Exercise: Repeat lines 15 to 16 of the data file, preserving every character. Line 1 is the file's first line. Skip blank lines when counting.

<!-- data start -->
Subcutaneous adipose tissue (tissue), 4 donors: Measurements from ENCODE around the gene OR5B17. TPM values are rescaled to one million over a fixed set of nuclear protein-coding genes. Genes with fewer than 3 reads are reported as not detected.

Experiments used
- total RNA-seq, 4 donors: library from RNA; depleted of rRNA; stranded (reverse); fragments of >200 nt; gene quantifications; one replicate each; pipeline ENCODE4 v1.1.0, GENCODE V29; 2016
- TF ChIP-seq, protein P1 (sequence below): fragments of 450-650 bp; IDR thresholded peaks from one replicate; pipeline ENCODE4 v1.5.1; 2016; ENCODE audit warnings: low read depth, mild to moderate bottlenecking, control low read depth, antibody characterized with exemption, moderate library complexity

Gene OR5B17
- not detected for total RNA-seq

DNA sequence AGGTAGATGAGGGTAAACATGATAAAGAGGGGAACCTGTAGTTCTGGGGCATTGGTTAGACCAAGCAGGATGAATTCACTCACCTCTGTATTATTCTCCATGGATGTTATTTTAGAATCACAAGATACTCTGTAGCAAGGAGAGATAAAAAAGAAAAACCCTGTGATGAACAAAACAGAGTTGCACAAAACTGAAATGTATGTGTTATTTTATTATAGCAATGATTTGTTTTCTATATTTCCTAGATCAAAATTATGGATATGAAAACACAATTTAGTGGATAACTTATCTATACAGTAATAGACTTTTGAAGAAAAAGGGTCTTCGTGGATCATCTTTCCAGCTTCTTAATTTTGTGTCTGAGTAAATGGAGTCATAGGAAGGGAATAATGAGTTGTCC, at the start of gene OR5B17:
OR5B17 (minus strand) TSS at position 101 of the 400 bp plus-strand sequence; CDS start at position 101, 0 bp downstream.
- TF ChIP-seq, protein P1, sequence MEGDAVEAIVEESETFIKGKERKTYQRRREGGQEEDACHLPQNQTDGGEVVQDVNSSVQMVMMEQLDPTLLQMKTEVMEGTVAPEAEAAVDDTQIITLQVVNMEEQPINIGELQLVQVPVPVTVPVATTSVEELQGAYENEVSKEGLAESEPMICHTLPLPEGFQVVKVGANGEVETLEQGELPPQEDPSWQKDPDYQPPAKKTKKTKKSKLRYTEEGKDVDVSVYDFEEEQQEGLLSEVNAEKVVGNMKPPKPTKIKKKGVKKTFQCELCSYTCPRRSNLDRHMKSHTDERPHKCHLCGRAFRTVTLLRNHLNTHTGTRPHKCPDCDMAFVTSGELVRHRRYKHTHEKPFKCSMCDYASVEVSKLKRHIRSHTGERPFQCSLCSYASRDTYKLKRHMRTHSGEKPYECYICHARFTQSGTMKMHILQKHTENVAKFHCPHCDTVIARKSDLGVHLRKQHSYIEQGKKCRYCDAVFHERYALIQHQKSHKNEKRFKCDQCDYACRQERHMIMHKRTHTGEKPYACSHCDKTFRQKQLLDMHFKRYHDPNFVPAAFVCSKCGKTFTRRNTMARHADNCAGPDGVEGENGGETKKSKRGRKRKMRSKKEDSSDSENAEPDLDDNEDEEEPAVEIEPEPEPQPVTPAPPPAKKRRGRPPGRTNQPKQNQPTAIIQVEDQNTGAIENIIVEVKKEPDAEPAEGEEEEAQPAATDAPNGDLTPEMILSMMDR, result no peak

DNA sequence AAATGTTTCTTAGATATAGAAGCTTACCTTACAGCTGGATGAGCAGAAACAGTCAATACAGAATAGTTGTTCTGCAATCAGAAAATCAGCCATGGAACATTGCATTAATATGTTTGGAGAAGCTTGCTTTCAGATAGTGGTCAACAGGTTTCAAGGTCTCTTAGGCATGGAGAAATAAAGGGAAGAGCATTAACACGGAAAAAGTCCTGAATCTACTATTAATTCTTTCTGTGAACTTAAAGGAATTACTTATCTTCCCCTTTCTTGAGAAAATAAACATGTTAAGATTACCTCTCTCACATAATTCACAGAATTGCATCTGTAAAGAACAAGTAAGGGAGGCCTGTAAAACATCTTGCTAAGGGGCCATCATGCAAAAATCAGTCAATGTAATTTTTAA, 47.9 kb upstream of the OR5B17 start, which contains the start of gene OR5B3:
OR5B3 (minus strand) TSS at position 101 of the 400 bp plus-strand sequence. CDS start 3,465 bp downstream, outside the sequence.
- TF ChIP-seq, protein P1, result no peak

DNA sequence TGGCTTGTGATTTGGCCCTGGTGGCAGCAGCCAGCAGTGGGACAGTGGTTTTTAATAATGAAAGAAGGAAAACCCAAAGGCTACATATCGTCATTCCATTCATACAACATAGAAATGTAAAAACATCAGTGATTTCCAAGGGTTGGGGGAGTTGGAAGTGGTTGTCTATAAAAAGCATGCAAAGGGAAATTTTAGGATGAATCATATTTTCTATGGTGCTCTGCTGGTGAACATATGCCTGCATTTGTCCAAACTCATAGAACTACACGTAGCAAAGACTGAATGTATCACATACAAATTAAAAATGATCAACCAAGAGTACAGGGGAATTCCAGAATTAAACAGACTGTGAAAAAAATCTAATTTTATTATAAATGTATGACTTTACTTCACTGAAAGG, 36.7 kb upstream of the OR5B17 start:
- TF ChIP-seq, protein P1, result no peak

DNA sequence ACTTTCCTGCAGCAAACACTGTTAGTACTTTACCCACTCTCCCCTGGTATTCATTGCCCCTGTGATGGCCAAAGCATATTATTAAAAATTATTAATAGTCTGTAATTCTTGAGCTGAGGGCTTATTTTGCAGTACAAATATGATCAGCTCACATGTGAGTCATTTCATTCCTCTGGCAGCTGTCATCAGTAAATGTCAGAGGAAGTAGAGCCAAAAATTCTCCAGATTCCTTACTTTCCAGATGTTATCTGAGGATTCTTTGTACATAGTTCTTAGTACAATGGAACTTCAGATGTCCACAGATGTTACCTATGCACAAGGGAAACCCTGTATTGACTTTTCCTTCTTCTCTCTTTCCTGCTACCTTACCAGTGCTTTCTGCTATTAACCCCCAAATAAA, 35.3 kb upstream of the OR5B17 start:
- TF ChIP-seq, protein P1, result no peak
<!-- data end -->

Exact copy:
DNA sequence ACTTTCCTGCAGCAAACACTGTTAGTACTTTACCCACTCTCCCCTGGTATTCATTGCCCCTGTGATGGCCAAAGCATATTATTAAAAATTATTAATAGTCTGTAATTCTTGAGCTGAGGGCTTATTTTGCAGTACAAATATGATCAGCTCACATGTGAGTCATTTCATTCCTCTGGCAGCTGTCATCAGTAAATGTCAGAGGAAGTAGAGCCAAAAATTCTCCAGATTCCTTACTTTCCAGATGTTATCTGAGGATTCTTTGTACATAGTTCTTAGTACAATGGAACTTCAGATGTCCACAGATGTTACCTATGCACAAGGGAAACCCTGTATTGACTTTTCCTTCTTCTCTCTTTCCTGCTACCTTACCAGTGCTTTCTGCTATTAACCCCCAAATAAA, 35.3 kb upstream of the OR5B17 start:
- TF ChIP-seq, protein P1, result no peak